“The Disagreeable Practice of Shaving”: Highlights from Caribbean History and Culture, 1535-1920
The April release of Caribbean History and Culture, 1535-1920: Imprints from the Library Company of Philadelphia includes a history of the French and Indian War, a narrative of a global circumnavigation, and the diary of 19-year-old George Washington while traveling to Barbados.
The History of the Late War in North-America, and the Islands of the West-Indies, Including the Campaigns of MDCCLXIII and MDCCLXIV against His Majesty's Indian Enemies (1772)
By Thomas Mante
Thomas Mante was a historian and officer in the English army. He was also a spy for the French government. Mante was recruited by Jean-Charles-Adolphe Grant de Blairfindy in 1769 and became involved in British intelligence in the 1770s. He operated as a double agent until 1774 when the British, then aware of his disloyalty, ceased to pay him. His history of the French and Indian War is nearly as dramatic as was his life. Recounting the 1759 naval bombardment of French-held Basse-Terre, Guadeloupe, Monte wrote:
The Burford, which was to have supported the Panther in this attack, and the Berwick which was to have engaged the seven-gun battery, drove out to sea; by which means, the Rippon, which followed, became exposed to the battery the Berwick was to have attacked, as well as that she was to attack herself; and, then, to add to her misfortune, she, in bringing up, got too close to the shore, and ran a-ground. The enemy having discovered her distress, assembled in great numbers on the brow of the hill, and lined the trenches, raking her fore and aft from both, with such a brisk fire of small arms, as killed and wounded a number of her men. Not satisfied with this, they, at length, brought up an eighteen pounder, and kept playing with it about two hours, as it lay so high above the ship, that it was with difficulty she could silence it. To increase her distress, a box of nine hundred cartridges blew up on the poop, and set her on fire: besides, all her grapeshot and wadding was expended; the latter, the marines and seamen supplied the want of, with their jackets and shirts, which they fired away upon the trenches.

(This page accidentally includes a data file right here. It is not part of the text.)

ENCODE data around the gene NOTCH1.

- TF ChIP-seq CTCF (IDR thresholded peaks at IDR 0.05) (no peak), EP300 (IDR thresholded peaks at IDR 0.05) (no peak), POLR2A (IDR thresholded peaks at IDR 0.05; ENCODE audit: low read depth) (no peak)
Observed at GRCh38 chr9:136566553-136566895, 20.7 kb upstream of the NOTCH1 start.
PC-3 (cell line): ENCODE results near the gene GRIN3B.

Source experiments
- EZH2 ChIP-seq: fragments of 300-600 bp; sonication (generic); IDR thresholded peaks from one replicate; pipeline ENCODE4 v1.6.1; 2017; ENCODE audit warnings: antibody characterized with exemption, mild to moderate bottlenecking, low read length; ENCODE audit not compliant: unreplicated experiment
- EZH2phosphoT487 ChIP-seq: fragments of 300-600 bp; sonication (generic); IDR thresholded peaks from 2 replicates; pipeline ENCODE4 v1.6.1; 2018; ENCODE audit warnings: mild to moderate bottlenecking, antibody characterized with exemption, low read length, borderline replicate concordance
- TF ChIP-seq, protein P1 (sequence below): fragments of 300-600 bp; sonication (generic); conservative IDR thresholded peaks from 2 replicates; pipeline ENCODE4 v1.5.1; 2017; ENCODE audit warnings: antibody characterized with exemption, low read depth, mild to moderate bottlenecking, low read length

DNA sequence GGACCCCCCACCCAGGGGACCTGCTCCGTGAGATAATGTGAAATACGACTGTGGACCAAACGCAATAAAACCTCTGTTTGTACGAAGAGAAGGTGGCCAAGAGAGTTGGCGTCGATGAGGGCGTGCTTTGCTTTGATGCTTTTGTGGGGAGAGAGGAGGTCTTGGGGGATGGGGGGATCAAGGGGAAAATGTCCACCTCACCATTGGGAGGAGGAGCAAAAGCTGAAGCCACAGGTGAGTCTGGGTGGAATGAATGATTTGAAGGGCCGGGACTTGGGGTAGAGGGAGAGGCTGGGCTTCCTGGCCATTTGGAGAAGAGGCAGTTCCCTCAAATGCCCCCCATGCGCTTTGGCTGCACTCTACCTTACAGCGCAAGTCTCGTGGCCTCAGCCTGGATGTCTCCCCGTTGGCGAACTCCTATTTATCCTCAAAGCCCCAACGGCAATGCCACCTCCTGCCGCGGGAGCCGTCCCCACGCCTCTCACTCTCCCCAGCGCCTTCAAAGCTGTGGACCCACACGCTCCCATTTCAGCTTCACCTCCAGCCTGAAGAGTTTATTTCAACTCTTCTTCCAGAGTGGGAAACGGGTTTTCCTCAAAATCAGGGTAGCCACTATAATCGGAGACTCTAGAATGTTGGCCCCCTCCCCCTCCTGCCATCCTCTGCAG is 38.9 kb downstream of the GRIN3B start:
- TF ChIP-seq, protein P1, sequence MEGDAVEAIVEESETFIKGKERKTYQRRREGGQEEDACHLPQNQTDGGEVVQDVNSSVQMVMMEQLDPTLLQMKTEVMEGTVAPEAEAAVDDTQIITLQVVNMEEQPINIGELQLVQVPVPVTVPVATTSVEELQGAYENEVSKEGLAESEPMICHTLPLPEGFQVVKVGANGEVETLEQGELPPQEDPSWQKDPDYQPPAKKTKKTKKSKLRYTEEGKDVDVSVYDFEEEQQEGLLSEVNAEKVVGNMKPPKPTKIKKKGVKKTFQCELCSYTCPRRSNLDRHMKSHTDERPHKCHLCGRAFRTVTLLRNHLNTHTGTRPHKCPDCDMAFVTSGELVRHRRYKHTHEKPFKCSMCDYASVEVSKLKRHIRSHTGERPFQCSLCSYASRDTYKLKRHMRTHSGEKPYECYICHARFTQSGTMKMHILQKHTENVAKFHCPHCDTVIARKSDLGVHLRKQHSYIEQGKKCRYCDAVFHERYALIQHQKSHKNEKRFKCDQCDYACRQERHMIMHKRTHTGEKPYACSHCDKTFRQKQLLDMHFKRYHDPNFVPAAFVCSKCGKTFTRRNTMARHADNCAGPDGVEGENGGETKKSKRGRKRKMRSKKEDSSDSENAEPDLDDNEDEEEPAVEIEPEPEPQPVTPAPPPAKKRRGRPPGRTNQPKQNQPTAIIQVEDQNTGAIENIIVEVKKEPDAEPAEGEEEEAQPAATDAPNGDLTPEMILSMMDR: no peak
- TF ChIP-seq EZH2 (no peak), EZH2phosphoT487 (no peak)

The Cruise of Her Majesty's Ship Challenger Voyages over Many Seas, Scenes in Many Lands (1877)
By William James Joseph Spry
In 1872 the HMS Challenger led a four-year scientific expedition and laid the foundation of oceanography. The explorers traveled nearly 70,000 nautical miles while circumnavigating the globe and catalogued over 4,000 previously unknown species. William Spry characterized the voyage, and his narrative of it, as a pursuit of knowledge. He wrote of “the general outline of the manners and customs of nations and tribes rarely visited, and descriptions of scenery under every condition of temperature, from the fiery Tropics to the ice-bound Antarctic regions.”
Spry’s descriptions of the scenery included this account of the expedition’s arrival in St. George’s, Grenada:
Seemingly nothing could have been more romantic than the little harbour stretched out before us: the variety and beauty of the islets scattered about; the clearness of the water; the number of boats and small vessels cruising between the islands, sailing from one cedar-grove to another, made up as charming a picture as could well be imagined.